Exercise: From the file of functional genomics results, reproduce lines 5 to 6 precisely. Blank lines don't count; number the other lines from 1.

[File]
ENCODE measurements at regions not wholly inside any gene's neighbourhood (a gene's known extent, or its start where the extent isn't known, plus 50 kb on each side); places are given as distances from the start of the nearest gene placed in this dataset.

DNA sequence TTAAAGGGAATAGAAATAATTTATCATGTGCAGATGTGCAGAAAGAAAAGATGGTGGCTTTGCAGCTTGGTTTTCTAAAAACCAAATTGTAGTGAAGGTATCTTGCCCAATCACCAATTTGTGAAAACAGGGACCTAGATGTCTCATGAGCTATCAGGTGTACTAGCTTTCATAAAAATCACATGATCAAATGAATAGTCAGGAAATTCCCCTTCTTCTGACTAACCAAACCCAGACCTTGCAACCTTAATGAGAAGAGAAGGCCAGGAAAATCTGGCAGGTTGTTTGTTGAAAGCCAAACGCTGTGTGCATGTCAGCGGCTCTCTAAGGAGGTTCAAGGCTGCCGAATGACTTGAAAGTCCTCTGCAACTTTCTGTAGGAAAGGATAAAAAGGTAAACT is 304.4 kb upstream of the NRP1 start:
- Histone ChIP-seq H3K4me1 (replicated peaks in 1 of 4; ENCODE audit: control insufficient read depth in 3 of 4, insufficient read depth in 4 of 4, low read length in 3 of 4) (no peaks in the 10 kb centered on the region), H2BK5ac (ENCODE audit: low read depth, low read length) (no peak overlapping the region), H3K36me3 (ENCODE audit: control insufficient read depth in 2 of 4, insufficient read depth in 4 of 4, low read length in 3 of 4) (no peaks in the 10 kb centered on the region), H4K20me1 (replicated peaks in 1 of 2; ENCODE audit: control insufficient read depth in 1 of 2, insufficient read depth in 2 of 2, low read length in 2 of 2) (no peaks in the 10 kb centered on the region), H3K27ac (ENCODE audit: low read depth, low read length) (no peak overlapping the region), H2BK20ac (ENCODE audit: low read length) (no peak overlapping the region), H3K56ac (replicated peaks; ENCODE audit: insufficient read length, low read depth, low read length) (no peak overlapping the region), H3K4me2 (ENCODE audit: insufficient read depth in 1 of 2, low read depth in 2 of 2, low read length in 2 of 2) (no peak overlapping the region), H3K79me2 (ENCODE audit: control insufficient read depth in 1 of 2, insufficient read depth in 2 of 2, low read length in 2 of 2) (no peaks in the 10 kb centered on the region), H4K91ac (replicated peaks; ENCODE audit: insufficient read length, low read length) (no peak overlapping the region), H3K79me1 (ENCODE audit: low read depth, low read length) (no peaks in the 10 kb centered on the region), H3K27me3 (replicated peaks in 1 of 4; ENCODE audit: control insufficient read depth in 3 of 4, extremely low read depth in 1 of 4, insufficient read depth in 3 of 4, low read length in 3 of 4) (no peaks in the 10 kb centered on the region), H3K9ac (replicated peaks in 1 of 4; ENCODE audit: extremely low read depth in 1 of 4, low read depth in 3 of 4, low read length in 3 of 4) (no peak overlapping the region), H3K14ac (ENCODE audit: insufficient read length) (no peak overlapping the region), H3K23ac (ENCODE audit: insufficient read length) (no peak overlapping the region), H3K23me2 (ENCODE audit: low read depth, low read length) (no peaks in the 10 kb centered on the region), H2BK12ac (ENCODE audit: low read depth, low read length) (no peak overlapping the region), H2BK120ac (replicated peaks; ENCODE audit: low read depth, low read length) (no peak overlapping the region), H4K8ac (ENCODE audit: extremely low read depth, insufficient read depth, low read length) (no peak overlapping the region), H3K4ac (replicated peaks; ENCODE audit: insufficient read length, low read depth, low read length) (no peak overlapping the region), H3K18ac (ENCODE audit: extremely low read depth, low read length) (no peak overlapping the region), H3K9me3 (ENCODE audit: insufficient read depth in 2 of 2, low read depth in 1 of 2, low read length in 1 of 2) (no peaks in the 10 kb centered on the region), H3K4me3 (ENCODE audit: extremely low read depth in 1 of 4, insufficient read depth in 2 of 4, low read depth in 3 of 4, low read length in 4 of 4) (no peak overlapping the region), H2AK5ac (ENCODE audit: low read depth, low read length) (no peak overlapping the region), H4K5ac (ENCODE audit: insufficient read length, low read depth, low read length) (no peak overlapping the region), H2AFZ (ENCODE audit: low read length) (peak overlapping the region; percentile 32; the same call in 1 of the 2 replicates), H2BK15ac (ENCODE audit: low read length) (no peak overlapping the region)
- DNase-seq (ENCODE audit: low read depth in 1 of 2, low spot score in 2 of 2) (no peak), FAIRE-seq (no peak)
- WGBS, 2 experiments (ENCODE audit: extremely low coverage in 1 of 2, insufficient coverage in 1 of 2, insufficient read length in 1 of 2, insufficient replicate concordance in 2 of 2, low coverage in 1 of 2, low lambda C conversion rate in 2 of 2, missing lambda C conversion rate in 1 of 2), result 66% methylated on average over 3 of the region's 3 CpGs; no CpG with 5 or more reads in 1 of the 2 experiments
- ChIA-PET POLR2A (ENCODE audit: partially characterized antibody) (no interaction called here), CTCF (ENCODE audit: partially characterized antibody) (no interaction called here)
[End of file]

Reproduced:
- WGBS, 2 experiments (ENCODE audit: extremely low coverage in 1 of 2, insufficient coverage in 1 of 2, insufficient read length in 1 of 2, insufficient replicate concordance in 2 of 2, low coverage in 1 of 2, low lambda C conversion rate in 2 of 2, missing lambda C conversion rate in 1 of 2), result 66% methylated on average over 3 of the region's 3 CpGs; no CpG with 5 or more reads in 1 of the 2 experiments
- ChIA-PET POLR2A (ENCODE audit: partially characterized antibody) (no interaction called here), CTCF (ENCODE audit: partially characterized antibody) (no interaction called here)